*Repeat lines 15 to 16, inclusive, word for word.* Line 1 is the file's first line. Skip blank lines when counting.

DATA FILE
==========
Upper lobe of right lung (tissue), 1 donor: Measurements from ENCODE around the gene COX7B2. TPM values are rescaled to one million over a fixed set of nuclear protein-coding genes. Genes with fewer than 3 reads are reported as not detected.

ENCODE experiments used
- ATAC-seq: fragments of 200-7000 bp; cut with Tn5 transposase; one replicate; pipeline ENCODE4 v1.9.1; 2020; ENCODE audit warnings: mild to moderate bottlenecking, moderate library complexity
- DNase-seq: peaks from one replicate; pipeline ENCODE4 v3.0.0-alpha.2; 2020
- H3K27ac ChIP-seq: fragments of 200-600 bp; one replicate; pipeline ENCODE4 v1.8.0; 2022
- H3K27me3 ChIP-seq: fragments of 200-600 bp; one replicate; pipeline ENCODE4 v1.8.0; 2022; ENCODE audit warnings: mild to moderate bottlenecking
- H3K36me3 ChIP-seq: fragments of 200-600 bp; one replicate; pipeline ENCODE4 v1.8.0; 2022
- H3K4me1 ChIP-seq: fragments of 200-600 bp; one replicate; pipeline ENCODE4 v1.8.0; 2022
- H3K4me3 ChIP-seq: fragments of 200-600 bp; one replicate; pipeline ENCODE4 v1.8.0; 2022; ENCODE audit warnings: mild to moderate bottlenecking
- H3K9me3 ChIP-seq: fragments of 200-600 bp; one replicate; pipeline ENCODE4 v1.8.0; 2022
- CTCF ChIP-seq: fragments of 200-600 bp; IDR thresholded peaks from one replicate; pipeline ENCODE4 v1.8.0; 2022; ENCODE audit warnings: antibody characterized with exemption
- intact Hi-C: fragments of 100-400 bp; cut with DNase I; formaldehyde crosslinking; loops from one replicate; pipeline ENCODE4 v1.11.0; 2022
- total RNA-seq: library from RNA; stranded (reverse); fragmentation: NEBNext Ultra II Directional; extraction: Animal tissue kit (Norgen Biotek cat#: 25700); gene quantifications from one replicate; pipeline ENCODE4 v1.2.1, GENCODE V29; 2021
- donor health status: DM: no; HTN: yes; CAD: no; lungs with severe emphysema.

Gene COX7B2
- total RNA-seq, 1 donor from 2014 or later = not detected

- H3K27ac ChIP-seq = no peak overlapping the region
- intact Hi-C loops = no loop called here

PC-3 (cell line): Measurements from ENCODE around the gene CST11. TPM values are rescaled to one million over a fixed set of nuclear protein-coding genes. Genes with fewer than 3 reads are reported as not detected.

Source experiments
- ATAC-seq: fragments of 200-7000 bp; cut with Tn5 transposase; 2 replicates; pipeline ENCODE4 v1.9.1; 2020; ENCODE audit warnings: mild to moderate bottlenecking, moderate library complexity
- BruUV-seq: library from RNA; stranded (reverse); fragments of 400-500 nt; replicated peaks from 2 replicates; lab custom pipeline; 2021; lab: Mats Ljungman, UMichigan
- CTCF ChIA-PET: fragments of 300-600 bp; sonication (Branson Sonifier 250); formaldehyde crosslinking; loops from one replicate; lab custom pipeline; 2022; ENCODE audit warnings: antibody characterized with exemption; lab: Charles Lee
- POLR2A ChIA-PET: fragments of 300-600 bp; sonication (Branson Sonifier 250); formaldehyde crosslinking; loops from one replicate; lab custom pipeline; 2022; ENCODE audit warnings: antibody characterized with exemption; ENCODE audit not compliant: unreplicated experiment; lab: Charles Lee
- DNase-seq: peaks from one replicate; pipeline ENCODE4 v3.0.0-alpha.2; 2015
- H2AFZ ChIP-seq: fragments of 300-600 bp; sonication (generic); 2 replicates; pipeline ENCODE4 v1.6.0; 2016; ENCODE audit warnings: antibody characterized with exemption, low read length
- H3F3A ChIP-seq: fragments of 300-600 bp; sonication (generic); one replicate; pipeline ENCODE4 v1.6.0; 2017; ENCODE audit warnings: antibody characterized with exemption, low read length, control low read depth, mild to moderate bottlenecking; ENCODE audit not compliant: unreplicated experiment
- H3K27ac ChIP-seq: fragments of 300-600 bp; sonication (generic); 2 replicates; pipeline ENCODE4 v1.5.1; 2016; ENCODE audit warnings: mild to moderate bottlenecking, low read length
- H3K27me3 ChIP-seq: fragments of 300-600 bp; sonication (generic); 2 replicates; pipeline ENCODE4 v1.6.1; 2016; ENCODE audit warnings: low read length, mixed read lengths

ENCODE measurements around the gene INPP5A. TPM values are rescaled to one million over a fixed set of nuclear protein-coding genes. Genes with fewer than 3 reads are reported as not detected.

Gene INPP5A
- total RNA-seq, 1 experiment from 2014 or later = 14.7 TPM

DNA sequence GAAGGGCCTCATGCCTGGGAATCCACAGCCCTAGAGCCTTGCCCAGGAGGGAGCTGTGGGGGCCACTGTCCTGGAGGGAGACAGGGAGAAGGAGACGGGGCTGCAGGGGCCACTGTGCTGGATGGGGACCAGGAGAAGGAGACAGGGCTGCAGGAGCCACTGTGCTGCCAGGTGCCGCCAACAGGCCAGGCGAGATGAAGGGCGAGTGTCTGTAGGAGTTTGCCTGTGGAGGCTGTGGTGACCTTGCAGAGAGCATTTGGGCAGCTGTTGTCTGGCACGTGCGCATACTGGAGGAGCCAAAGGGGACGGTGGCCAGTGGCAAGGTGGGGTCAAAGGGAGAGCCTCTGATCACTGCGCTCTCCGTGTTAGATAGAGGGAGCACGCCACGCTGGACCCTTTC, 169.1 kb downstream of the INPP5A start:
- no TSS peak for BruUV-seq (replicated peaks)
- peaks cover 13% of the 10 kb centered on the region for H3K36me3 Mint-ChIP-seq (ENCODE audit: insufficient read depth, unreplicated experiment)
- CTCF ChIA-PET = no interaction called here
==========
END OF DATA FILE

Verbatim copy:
Gene COX7B2
- total RNA-seq, 1 donor from 2014 or later = not detected